Astronomers from Durham University and Leiden University created an entire universe simulation with realistic galaxies on super computers. Their age, mass and size were similar to those observed in the galaxies of our own universe.
The similarity was closer in this recreation because the scientists managed to incorporate galactic winds into the equation to mold the Universe.
The simulations, which took a number of months to run, were carried out at Durham University’s “Cosmology Machine” and at “Curie” in Paris, two giant computers used for scientific research in France and the United Kingdom.
Scientists can now use the results to study galaxy development dating back to nearly 14 billion years.
The Astronomers published their results in Monthly Notices of the Royal Astronomical Society, issued on January 1st, 2015.
Astronomers have been studying galaxy formation for several years using computer simulations, but with limited success. In previous attempts the galaxies that were formed ended up being either far too massive, small, old or excessively spherical.
The EAGLE is one of the biggest cosmological hydrodynamical simulations ever created. It used almost 7 billion particles to model the physics. (Photo: Durham University)
In this latest achievement, the galaxies created in the EAGLE simulation (Evolution and Assembly of Galaxies and their Environments) were much more similar to what real galaxies are like, thanks to the strong galactic winds, which blow away the glass supply required for stars to form.
In the EAGLE’s simulation, stars are younger (they form later) and there are fewer of them. The galactic winds, caused by super-massive black holes and supernova explosions, are stronger than in previous models.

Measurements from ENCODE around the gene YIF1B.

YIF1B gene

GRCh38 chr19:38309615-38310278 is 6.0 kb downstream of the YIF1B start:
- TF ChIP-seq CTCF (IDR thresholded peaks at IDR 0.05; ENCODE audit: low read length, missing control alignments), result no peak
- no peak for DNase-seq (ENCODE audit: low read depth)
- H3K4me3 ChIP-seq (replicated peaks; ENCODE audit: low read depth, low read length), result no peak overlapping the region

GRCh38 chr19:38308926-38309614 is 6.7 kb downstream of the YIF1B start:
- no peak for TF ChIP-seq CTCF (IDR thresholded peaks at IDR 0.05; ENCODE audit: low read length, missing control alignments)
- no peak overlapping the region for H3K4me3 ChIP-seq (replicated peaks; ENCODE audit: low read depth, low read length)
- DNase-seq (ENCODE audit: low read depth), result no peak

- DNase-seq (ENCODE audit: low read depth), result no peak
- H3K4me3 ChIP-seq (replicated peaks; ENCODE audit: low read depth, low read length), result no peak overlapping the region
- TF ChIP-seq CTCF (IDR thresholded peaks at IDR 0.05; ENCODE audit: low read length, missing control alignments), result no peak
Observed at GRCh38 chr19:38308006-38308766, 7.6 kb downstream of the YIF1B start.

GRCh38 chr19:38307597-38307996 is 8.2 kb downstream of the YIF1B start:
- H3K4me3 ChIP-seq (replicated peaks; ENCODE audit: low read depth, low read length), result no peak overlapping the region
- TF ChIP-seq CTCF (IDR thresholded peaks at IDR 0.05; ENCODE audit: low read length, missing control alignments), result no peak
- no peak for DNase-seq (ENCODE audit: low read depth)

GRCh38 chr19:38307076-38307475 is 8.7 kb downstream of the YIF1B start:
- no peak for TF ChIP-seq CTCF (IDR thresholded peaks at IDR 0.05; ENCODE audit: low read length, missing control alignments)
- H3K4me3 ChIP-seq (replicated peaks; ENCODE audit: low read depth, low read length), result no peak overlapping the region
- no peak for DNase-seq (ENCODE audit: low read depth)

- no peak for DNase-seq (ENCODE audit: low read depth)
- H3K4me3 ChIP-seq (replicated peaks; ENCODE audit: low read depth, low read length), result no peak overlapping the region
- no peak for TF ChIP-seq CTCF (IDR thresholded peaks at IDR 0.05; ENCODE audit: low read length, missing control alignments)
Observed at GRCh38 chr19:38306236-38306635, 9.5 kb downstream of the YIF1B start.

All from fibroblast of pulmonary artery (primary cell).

The research team manage to create thousands of galaxies in the EAGLE simulation, which were very similar to those astronomers observe in our own Universe.
Professor Bower said the simulation was just like the real thing.
“The universe generated by the computer is just like the real thing. There are galaxies everywhere, with all the shapes, sizes and colours I’ve seen with the world’s largest telescopes. It is incredible. In the EAGLE universe I can even press a button to make time run backwards.”
EAGLE is aimed at helping astronomers understand how galaxies form and evolve. The simulation is large enough to contain 10,000 Milky Way-sized galaxies, which is more or less what is visible in the Hubble Deep field.
Video – Universe evolution simulation
Unlike previous attempts, the EAGLE simulation has incorporated galactic winds into the equation to form the Universe.